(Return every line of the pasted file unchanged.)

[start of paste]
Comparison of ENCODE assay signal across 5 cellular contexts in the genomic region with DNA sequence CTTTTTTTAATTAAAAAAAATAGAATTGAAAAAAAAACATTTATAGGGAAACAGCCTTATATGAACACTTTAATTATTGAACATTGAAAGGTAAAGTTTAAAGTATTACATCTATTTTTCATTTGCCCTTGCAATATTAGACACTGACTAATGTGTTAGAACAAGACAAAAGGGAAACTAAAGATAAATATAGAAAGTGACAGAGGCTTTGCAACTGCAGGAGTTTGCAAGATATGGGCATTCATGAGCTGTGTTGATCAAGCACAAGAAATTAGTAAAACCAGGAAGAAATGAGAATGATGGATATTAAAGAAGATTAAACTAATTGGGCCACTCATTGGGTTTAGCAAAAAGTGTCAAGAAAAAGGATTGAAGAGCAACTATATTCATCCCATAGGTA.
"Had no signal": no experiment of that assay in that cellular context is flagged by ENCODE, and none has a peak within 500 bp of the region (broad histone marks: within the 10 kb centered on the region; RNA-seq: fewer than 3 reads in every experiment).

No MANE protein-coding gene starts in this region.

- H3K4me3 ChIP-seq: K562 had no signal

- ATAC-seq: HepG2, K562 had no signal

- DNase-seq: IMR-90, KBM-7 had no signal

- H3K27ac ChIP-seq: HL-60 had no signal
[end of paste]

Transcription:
Comparison of ENCODE assay signal across 5 cellular contexts in the genomic region with DNA sequence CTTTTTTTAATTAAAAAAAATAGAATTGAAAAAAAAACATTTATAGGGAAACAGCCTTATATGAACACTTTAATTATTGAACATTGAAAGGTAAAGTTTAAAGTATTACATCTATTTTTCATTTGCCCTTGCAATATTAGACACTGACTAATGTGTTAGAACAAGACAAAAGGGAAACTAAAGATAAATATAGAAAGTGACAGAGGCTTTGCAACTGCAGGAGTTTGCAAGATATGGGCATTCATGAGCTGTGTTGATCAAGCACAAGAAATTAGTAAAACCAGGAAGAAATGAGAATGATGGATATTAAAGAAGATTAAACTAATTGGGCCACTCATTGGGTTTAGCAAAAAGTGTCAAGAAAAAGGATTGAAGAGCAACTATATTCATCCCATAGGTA.
"Had no signal": no experiment of that assay in that cellular context is flagged by ENCODE, and none has a peak within 500 bp of the region (broad histone marks: within the 10 kb centered on the region; RNA-seq: fewer than 3 reads in every experiment).

No MANE protein-coding gene starts in this region.

- H3K4me3 ChIP-seq: K562 had no signal

- ATAC-seq: HepG2, K562 had no signal

- DNase-seq: IMR-90, KBM-7 had no signal

- H3K27ac ChIP-seq: HL-60 had no signal